Menu & Search

A help for reading the Old Testament

I’m nearing the end of Exodus in my morning Bible reading. I’ve decided to park in the Pentateuch for a while in my personal reading and right now I’m reading it one chapter at a time. I intend to read it in large chunks next because I’ve found that I see completely different things in different ways of reading. I’m also reading this book and this book slowly, a few pages at a time. 

(I read that at one point in his life Eugene Peterson spent an hour reading the Bible and an hour reading commentaries every morning. I don’t have that space in my schedule right now, but I can do abbreviated versions. It adds up.)

The first five books of the Bible are important for understanding the whole Bible. So much of the continuing story refers back to that origin story of the people of Israel. It’s hard to understand the kings and the prophets if you do not know what God expected the people to be. The whole character of God and why God could be trusted and should be obeyed is based on Him keeping his promises and bringing the people out of Egypt. But some of the material is hard to read. Some of the stories are confusing. Some of the laws are offensive. Sometimes we aren’t sure why portions are included in Scripture. Sometimes those things means that we just don’t read it. 

When I get to confusing parts in Scripture, I read with the understanding of what God reveals about Himself.1 We have an advantage now because we know that God has been revealed in Jesus. All of God is contained in Jesus; the Old Testament God is not a different God than who is seen in the New Testament. That means that my confusion about why God would do certain things in the Old Testament is trumped by what God says about Himself in the word. That does not mean that I ignore my confusion. That means that my foundation is God’s character and I stand on that. My questions are held in my hand. They are not less important; they just have a different place. This posture keeps me from panicking. If God says He is compassionate and just, when I read a story that seems unfair and wrong, I ask questions. I press on it. I keep digging. Because I know what God says about who He is and God is the same always.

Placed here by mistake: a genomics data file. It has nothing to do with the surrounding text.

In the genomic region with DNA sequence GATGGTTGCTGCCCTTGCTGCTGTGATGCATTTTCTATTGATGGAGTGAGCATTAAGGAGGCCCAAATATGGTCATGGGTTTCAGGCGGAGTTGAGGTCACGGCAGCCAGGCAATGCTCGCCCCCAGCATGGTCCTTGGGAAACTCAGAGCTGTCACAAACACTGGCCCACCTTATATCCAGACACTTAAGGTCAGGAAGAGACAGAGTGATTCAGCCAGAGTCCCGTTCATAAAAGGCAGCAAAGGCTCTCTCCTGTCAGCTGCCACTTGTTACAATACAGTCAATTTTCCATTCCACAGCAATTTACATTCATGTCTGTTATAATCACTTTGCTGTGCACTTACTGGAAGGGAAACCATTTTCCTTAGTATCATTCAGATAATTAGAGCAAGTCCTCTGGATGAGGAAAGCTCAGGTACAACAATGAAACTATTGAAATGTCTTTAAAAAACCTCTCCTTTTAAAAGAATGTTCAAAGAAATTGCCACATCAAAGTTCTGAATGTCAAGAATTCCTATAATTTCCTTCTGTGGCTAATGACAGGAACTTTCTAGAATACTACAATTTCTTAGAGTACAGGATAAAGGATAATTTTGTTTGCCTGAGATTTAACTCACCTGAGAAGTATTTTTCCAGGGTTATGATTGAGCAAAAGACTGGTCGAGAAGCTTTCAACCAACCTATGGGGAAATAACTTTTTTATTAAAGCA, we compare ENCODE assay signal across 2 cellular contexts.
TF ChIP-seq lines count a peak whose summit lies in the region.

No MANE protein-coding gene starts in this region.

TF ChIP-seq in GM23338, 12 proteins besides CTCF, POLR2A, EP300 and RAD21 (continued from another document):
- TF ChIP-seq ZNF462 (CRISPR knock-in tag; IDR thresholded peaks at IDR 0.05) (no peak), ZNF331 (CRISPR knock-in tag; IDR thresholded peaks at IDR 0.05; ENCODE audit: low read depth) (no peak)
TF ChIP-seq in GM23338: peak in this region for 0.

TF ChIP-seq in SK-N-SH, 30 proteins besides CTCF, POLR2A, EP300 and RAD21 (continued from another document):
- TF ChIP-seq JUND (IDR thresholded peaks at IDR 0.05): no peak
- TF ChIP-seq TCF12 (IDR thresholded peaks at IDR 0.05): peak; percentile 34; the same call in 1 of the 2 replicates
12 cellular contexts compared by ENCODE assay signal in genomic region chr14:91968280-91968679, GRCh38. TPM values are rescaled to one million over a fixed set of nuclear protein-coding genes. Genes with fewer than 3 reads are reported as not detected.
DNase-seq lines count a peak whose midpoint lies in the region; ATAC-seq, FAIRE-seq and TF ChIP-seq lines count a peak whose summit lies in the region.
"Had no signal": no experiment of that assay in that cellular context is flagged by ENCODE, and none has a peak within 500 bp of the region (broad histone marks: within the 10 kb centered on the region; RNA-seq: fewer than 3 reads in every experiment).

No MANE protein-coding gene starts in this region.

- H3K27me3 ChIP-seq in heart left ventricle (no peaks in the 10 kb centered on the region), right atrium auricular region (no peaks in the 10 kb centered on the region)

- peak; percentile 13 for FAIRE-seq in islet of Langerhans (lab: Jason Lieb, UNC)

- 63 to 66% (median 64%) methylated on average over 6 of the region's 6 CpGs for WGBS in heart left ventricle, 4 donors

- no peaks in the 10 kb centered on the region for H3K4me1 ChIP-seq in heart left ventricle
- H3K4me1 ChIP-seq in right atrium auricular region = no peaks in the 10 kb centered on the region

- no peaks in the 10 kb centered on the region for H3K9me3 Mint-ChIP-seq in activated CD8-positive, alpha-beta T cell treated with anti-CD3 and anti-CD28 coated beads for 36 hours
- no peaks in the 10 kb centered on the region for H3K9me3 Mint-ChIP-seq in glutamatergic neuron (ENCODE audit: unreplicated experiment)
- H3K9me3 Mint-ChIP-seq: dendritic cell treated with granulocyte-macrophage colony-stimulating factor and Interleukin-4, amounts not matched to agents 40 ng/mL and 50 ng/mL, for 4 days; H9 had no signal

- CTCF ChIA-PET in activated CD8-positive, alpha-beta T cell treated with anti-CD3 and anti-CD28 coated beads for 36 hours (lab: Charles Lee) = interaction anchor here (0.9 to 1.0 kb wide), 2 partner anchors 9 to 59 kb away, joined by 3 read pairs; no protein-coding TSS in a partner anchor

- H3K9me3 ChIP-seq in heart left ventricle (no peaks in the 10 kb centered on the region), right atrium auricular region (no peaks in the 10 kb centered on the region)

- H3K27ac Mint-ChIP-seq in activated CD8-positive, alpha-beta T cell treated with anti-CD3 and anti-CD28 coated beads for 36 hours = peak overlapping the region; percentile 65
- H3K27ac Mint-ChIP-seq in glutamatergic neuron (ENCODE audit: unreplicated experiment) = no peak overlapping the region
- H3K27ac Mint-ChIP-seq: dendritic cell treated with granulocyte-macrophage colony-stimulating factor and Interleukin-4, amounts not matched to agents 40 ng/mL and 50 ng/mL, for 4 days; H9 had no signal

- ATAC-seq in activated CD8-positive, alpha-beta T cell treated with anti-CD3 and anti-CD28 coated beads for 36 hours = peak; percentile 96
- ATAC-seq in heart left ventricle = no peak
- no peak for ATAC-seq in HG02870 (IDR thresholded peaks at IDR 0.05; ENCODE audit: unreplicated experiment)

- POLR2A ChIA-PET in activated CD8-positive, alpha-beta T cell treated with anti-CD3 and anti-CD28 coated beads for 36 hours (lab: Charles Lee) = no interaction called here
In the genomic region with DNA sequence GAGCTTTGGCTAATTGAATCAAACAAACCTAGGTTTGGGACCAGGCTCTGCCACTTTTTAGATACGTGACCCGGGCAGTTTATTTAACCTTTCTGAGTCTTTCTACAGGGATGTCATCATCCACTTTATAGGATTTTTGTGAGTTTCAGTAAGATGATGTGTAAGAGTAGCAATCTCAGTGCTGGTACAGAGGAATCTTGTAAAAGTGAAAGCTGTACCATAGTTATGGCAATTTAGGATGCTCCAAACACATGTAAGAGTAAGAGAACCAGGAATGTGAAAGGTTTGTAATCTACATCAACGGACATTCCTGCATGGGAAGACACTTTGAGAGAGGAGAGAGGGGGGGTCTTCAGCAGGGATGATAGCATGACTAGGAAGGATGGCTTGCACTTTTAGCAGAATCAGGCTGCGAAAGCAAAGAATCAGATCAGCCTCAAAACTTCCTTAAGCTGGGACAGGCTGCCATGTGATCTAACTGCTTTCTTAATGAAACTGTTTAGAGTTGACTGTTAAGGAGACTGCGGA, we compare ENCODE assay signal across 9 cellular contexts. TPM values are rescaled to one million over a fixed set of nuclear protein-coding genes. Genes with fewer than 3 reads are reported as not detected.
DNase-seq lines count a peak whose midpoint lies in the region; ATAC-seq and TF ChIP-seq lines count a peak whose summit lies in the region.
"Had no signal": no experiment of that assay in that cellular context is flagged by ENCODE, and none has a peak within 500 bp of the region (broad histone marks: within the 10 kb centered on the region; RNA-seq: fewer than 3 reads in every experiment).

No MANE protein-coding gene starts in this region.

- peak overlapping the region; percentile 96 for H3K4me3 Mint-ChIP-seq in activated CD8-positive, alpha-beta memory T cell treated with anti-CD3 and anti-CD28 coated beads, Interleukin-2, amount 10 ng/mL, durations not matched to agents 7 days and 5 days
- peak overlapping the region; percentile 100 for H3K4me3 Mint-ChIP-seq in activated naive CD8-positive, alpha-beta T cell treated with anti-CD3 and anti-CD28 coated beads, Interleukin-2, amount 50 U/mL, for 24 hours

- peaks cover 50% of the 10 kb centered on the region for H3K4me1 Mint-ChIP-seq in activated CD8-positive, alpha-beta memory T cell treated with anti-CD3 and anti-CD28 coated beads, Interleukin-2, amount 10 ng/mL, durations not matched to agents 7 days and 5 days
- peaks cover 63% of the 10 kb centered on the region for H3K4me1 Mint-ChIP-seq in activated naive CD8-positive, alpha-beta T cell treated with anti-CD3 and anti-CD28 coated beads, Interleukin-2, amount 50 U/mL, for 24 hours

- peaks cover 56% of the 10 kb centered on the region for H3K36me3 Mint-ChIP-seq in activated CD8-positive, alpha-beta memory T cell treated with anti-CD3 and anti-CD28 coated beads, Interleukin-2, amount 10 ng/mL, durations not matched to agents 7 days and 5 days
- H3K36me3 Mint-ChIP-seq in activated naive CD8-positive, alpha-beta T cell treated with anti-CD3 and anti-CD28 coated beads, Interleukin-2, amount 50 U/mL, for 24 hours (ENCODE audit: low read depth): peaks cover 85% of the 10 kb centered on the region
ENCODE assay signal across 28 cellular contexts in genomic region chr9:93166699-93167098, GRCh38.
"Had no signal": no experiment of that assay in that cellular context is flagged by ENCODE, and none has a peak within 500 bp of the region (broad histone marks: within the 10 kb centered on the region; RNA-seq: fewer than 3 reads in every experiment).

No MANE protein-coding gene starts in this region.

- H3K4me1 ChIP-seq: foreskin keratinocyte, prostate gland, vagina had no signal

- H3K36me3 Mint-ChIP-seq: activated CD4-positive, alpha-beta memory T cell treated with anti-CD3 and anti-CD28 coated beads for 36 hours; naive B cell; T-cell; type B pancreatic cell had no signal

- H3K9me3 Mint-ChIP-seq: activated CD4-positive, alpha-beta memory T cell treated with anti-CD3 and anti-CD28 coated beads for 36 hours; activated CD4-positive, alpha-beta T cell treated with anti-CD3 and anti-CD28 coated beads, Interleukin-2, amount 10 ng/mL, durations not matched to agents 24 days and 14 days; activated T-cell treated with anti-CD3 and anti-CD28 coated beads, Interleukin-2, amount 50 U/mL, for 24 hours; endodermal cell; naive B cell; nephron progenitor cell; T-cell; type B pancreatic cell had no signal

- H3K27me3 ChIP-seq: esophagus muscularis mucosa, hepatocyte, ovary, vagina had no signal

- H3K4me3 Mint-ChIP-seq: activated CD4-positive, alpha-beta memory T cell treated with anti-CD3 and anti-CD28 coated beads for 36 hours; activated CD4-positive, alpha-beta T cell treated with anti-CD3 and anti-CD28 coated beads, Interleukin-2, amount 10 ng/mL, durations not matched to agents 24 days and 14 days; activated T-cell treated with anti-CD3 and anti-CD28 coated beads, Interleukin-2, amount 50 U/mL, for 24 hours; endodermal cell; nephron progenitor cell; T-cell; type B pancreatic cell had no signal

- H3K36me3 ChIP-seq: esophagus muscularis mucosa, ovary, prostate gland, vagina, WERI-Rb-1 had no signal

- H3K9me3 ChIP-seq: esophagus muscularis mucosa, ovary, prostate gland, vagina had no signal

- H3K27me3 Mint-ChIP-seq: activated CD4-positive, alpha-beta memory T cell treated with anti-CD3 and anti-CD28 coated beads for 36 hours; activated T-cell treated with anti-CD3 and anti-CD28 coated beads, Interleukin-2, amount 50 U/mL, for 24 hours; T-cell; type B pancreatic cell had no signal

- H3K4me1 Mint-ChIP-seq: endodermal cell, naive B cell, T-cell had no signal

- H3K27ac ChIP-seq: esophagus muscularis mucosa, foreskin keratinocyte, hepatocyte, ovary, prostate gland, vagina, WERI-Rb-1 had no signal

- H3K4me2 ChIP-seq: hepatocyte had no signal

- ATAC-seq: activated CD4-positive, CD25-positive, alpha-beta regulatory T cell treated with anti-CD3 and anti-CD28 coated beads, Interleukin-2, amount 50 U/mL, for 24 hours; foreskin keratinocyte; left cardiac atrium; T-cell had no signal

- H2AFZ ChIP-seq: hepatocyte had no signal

I listened to this podcast by Jude 3 Project and they work through some of these hard sections of the Bible. If you listen to it, you’ll get an idea of what I’m talking about. They walk through the process and can teach us how to read the Bible well. I cannot recommend it enough. I know it’s really long, but take it a question at a time and you can finish it. It will help with reading and understanding the Old Testament and give you a much deeper appreciation for scholars who have spent time digging into context and original languages.

1 This would be a great place for “Godself” but I know people will quit reading if I use it.

Type your search keyword, and press enter to search